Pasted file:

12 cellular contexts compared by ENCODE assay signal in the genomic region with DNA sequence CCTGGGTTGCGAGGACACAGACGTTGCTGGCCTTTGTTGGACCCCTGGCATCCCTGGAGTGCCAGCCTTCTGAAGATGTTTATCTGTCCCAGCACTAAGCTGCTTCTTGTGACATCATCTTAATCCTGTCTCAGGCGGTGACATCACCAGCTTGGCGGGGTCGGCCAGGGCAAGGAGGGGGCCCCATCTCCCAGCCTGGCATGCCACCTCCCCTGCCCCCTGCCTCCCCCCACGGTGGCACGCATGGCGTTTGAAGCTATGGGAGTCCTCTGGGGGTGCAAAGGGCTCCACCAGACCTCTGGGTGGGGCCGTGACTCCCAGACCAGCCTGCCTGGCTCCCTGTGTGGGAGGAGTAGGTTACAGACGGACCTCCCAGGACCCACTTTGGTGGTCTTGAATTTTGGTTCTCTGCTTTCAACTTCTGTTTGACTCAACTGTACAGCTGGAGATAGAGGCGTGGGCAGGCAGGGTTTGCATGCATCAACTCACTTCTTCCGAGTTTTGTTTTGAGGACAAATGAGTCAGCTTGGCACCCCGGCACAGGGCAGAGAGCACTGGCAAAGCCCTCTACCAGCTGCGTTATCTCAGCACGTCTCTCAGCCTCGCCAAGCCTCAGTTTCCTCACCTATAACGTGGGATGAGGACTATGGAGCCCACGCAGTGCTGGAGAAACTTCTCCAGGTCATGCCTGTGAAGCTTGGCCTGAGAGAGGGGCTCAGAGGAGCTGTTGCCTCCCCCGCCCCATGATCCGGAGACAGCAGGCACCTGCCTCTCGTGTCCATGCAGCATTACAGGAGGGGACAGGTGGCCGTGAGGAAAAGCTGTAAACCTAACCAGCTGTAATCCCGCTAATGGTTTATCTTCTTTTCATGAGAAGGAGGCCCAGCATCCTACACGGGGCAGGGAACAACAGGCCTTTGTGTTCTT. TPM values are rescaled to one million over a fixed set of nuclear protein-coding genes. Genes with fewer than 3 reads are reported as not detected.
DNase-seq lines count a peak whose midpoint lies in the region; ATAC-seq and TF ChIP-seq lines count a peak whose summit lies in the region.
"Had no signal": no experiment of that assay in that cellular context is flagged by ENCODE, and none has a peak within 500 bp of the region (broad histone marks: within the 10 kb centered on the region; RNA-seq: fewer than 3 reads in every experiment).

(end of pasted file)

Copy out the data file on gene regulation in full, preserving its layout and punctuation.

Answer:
12 cellular contexts compared by ENCODE assay signal in the genomic region with DNA sequence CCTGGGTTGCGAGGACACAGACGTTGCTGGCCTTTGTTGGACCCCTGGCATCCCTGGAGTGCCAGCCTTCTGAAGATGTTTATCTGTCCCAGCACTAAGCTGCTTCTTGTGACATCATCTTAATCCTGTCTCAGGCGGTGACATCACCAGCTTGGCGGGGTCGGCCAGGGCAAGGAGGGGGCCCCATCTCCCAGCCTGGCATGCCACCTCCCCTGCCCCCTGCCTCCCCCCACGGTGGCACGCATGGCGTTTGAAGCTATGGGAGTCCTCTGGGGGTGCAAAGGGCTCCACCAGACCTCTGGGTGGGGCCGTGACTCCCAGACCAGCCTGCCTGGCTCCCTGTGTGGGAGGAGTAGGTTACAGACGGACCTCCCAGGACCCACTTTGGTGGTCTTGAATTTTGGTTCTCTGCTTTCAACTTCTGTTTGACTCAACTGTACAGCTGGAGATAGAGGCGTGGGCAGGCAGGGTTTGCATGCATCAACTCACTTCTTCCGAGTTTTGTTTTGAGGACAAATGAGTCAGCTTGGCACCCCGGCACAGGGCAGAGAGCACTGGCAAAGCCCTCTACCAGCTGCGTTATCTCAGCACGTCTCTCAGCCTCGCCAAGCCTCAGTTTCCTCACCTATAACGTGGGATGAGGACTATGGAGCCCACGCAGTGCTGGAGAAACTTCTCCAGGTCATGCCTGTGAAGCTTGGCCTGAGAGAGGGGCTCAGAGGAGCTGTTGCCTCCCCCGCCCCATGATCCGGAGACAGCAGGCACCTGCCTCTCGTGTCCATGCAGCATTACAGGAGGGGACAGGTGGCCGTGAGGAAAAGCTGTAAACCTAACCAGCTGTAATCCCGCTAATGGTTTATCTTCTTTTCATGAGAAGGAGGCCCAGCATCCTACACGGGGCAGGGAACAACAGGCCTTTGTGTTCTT. TPM values are rescaled to one million over a fixed set of nuclear protein-coding genes. Genes with fewer than 3 reads are reported as not detected.
DNase-seq lines count a peak whose midpoint lies in the region; ATAC-seq and TF ChIP-seq lines count a peak whose summit lies in the region.
"Had no signal": no experiment of that assay in that cellular context is flagged by ENCODE, and none has a peak within 500 bp of the region (broad histone marks: within the 10 kb centered on the region; RNA-seq: fewer than 3 reads in every experiment).